Identifying and Dealing with a Broken Jaw
Jaw pain a can have many different causes, including traumatic facial injuries.
Trauma can result in a variety of dental problems from a toothache to Temporomandibular Joint Disorder (TMD).
But one of the most serious injuries that cause jaw pain is a broken jaw.
A broken jaw (or fractured mandible) is a surprisingly common injury to the face.
Only the nose is broken more frequently, and a broken jaw is the 10th most commonly fractured bone in the entire body. Fractures generally result from direct force or trauma to the jawbone (mandible).
Jaw fractures can be extremely dangerous and painful. At Forster Dental Centre we want you to know exactly what the symptoms of a broken jaw are, what to do if you think you have one, and how it will likely be treated.
Symptoms of a broken jaw
While it is possible to be unaware of a broken jaw, the signs and symptoms of a jawbone fracture normally develop immediately after obvious impact or trauma to the jaw.
- The most common symptom is jaw pain.
- You may feel that your teeth do not fit together properly and may be unable to open your jaw completely, suffer difficulty chewing food or speaking, or notice swelling or displacement of the jaw.
- The chin or lower lip may become numb.
- Inside the mouth, bleeding or alteration of the normal lineup of teeth can be signs of a broken jaw.
- Bruising beneath the tongue or soreness due to a cut in the ear canal after backward movement of a fractured jawbone.
- Inability to close the mouth and drooling are also symptoms.
What to do if you suspect your jaw is broken
The number one priority is to get medical help immediately by getting to a hospital emergency room. However, there are some steps you can take to avoid other problems:
Prevent choking. Allow any blood in the mouth to dribble out or have the person spit it into a handkerchief.
Immobilize jaw. Do not attempt to realign the jaw yourself. Fashion a bandage out of a necktie, handkerchief, scarf, belt, or tie fixed around the jaw and over the top of the head to keep the jaw from moving. The bandage should be removable in case the victim begins to vomit.
Control swelling. Gently apply cold compresses if swelling is evident.
How your broken jaw is assessed
- A physical examination includes inspection of your face for visible malformation, bruising, or swelling. It will also inspect the TMJ joint, and evaluate for nerve or vascular issues.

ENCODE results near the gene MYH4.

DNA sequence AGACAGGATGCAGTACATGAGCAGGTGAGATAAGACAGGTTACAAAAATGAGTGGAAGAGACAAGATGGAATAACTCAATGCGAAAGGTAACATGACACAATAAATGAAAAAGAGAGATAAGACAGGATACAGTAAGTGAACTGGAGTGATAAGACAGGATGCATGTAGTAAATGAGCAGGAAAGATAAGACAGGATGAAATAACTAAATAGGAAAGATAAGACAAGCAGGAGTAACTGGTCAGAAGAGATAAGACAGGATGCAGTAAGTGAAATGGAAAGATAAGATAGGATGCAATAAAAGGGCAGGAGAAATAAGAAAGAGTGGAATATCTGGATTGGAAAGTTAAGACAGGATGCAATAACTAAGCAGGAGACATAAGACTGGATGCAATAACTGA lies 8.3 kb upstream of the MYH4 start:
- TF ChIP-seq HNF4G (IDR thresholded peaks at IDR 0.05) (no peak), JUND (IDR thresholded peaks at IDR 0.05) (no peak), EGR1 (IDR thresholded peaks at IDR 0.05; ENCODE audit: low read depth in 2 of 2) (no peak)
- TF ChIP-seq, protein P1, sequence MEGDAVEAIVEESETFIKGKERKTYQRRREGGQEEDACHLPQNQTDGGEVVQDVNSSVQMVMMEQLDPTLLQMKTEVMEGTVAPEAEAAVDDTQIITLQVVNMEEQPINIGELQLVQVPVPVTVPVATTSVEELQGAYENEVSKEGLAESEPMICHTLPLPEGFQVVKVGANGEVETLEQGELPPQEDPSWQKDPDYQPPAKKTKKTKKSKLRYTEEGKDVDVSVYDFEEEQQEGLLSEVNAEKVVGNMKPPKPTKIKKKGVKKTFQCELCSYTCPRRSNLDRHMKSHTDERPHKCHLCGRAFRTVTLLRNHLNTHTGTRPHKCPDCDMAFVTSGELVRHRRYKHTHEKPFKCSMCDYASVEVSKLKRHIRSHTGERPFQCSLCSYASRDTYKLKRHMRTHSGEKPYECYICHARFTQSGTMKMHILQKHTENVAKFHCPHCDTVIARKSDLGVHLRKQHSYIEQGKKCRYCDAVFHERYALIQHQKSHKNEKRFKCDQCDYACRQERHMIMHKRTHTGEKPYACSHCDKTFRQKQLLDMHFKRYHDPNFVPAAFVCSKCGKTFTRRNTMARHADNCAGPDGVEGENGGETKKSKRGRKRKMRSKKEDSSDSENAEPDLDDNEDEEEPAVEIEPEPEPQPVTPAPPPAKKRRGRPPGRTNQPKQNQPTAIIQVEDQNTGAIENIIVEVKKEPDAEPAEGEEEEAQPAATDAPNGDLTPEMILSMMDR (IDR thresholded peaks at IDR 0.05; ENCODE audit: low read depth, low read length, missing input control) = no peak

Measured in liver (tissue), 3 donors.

- The doctor will assess the movement of the jaw.
- You will be asked to perform a bite test, and the alignment of your teeth will be assessed.
- The doctor will check your jawbone for stability.
- The best screening film is a panoramic X-ray, which covers the entire jaw. If the initial X-rays are negative, a CT scan may be recommended if the doctor still believes the jaw is broken.
Treatment of a broken jaw
Many jaw fractures are stable and only require wiring the upper and lower teeth together to allow healing. An oral and maxillofacial surgeon typically performs this procedure.
More unstable fractures require surgery. Surgical methods using plates, wires, and/or fine screws are used to rejoin or keep bones in place.
Aftercare is primarily eating foods (get a blender!) and managing pain.
- Eat soft or blended foods as directed. If your jaw is wired, your diet will be blended foods eaten through a straw or syringe. If your mouth is not wired shut, you may be told to eat only soft foods. Ask your health care provider about m the type of foods you can eat and how to prepare them safely.
- Apply ice. Apply an ice pack, or put crushed ice in a plastic bag for 15-20 minutes every hour or as directed. Do not apply ice directly to the skin.
- Clean your mouth 4 – 6 times each day. Your healthcare provider will give you instruction on how to do this.
- Do not play sports, risk contact, or put pressure on your jaw while it heals. The fractured jaw may bleed, bruise, or break again.
- Use OTC or prescribed painkillers.
Because jaw fractures are most commonly the result of motor vehicle accidents and fights, the best prevention is to drive carefully, wear seatbelts, and avoid disputes. Athletes should wear custom-made mouthguards during all sporting activities.
Your local dentist – Forster Dental Centre
At Forster Dental Centre, we provide each patient with the care that allows them to maintain healthy teeth and a beautiful smile for life! We offer an extensive range of dental services from preventative dentistry to restorative dental options along with the latest in cosmetic dentistry solutions for straighter and whiter teeth.
We pride ourselves on listening to the needs and concerns of all our patients and aim to provide you with the personalised attention you and your family deserves.
Same day dental emergency Forster appointment available!